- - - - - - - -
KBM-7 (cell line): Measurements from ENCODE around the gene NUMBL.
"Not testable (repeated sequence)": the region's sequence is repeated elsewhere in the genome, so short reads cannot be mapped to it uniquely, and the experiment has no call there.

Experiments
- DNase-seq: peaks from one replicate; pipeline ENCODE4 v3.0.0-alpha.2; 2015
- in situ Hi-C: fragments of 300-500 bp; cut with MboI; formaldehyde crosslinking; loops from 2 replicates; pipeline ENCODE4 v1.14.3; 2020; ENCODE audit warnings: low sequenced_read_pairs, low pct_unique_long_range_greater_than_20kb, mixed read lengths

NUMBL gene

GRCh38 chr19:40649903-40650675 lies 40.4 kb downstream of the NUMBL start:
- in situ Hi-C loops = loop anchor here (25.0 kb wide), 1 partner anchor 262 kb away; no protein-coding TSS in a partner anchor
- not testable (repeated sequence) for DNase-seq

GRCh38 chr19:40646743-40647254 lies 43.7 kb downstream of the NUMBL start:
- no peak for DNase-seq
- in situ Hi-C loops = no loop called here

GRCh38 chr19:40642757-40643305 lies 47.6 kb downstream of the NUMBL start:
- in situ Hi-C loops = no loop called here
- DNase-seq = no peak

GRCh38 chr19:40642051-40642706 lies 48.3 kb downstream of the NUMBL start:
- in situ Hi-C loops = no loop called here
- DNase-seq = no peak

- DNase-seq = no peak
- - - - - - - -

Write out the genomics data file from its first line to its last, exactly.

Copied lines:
KBM-7 (cell line): Measurements from ENCODE around the gene NUMBL.
"Not testable (repeated sequence)": the region's sequence is repeated elsewhere in the genome, so short reads cannot be mapped to it uniquely, and the experiment has no call there.

Experiments
- DNase-seq: peaks from one replicate; pipeline ENCODE4 v3.0.0-alpha.2; 2015
- in situ Hi-C: fragments of 300-500 bp; cut with MboI; formaldehyde crosslinking; loops from 2 replicates; pipeline ENCODE4 v1.14.3; 2020; ENCODE audit warnings: low sequenced_read_pairs, low pct_unique_long_range_greater_than_20kb, mixed read lengths

NUMBL gene

GRCh38 chr19:40649903-40650675 lies 40.4 kb downstream of the NUMBL start:
- in situ Hi-C loops = loop anchor here (25.0 kb wide), 1 partner anchor 262 kb away; no protein-coding TSS in a partner anchor
- not testable (repeated sequence) for DNase-seq

GRCh38 chr19:40646743-40647254 lies 43.7 kb downstream of the NUMBL start:
- no peak for DNase-seq
- in situ Hi-C loops = no loop called here

GRCh38 chr19:40642757-40643305 lies 47.6 kb downstream of the NUMBL start:
- in situ Hi-C loops = no loop called here
- DNase-seq = no peak

GRCh38 chr19:40642051-40642706 lies 48.3 kb downstream of the NUMBL start:
- in situ Hi-C loops = no loop called here
- DNase-seq = no peak

- DNase-seq = no peak